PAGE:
Transcript from the "Resolvers Overview" Lesson
>> Scott Moss: Resolvers, once you learn this part, you can pretty much do everything with GraphQL, other than mutations. So we'll go over resolvers. We'll cut to the challenge, and then we'll eat lunch. Then we'll come back and talk about it. So resolvers, okay, it looks like I was about to put something here.
[00:00:16] [LAUGH] But I don't know what happened. Did it not save, or I lost the Internet, I don't know. But I'll just talk about resolvers, functions to resolve data for your schema. So again, let's look at this example right here. I'm just gonna walk through it. I think it's better if I just walk through it as I talk.
[00:00:33] So again, this is a resolver. I wanna talk about this argument syntax here. So resolver takes in four arguments. The first argument is gonna be the rootValue. rootValue is optional, because it's up to you to pass in the rootValue. Most of the time, you won't have anything here, on a top level resolver.
[00:00:58] On a nested resolver, when we get there, this will always be something. It'll be the thing that is being resolved before it. [LAUGH] Okay, so a nested resolver is another branch. It's rootValue will be the branch that it branched from, right? But because this is a top level resolver, as in it is a branch from the root, there's nothing above it.
[00:01:21] There is no rootValue, unless we supply it. You can supply a rootValue here, if you want. Or I'm sorry, here. You could put a rootValue here, like rootValue, and you can put whatever you want. And that rootValue will be passed down to your top level resolvers. What that's mostly gonna be used for, that I've seen, is for per request caching.
[00:01:47] So there's something called a data loader. We're not gonna get to data loader today, but it allows you to cache things per request. Cuz if you do the math and you kinda thought about this for a minute, somebody could query GraphQL API, and recursively make it query the database, and kill your API.
[00:02:03] It could kill it. They can, for instance, if your user type had a song, and your song type had a user, you can ask the user for the song, ask the song for the user, the user for the song. You can do that over, and over, and over again.
[00:02:14] And every time you have a resolver, it will create a database for that, right? It'll just go on, and on, and on, and on. So you can stop that, you can have a rootValue that caches it. So it's like I've already got this user once, cache it here.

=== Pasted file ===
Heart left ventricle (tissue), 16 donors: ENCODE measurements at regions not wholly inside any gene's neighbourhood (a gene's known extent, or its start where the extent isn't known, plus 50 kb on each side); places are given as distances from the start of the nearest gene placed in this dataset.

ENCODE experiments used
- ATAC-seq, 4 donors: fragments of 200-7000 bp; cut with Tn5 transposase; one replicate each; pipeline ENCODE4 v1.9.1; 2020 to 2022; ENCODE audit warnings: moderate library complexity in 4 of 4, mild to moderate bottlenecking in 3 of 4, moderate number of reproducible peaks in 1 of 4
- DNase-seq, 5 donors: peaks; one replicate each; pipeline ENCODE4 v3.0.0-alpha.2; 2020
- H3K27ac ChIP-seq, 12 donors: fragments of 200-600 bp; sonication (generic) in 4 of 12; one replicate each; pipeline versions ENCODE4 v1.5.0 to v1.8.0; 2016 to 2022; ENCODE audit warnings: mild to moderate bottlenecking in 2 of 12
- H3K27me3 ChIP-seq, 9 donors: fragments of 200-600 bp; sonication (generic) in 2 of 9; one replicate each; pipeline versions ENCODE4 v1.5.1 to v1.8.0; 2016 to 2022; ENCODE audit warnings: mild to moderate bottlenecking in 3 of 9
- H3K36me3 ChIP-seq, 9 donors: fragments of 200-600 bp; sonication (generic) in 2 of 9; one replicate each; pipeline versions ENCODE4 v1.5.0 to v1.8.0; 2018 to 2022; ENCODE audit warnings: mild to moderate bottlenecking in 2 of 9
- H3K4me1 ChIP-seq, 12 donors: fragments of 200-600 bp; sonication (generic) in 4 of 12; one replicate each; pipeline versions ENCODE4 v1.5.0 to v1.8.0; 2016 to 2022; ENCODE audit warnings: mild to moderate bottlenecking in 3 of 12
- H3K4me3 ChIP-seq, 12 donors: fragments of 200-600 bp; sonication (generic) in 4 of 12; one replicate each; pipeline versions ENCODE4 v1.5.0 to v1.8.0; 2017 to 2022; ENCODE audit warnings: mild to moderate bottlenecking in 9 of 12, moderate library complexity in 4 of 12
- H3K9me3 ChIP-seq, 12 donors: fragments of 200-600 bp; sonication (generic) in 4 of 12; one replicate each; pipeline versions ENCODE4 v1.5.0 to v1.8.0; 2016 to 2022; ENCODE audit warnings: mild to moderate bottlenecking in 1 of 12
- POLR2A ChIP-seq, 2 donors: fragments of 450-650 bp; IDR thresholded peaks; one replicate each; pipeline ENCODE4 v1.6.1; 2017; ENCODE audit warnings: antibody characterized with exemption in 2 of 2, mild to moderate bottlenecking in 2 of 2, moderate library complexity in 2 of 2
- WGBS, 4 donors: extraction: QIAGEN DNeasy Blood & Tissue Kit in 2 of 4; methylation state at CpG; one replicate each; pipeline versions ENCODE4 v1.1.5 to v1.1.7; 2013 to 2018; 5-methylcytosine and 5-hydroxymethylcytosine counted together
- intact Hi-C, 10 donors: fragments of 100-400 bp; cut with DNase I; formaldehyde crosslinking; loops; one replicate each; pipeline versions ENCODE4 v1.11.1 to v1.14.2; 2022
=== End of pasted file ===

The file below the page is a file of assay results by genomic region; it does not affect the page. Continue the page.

[00:02:25] So if it asks for a get, then just get it from the cache, per request. So it's a lot of advanced stuff you can do there. But yeah, you could have a recursive GraphQL server that gets pooped on, so you've gotta be careful. So the first one's the rootValue, which is normally empty unless you pass in something, or if you're on a nested resolver.
[00:02:43] The second one is gonna be any arguments that are passed in. So when we pass in arguments and mutations, that's what this second one's gonna be. It's gonna be an object of those arguments, with the same name as they are in your GraphQL. So if we went to here, and let's say, I don't know.
[00:03:00] Let's say getMe took in an argument of hello, whose type is string, right? Inside of that resolver, we would have an object. We would call this args, there would be an args.hello on there. That’s how this works. This is an object of all the arguments for this given resolver.
[00:03:19] Normally, what you would see, especially in my code, I'll just destructure it like this. So I would just be like, hello. I'll just get it right there, destructuring using ES6. Which is the same thing as args.hello. It's the same thing as saying,
>> Scott Moss: The same thing, I'll just destructure it in there.
[00:03:40] Another pattern that I follow is, I always put arguments on a property called input. So when you see me do input, when we start writing inputs, I always use the variable name input. Which has nothing to do with the input type in GraphQL, I just name it input.
[00:03:55] That way I know inside my resolver, it's just always an input argument. The only time I wouldn't use input, if it was just one argument like an ID, I'll just put ID. But if it's like you're doing an update, cool, here's an input. So I know it's always called input.
[00:04:08] It helps you a lot when you start writing nested resolvers. Otherwise, you will have to remember every signature of every single mutation that you wrote, and that can be tedious. It's better just to give them all the same name. It's like, there's an input. So that's the second argument.
[00:04:23] The third argument is gonna be called the context. Context is, remember when we did this down here, this context object? That's what context is. It's kinda like a rootValue, except for it's more like, it's not just values. You can pass functions down here, pretty much anything that needs to be shared, for all your resolvers.
[00:04:43] So in this case, the context is the request that was coming in. So we pass the request down, we pass the user down. So that's the context. You'll use this one a lot. And then the last one, which you will probably almost never use, unless you're getting really advanced, is gonna be info.
[00:04:58] And this is gonna be the native AST for the GraphQL query that came in. If you were to log this, you would just see some crazy stuff. But it's very helpful to do optimizations on a database query. For instance, you can take this AST, you can feed it to Mongo.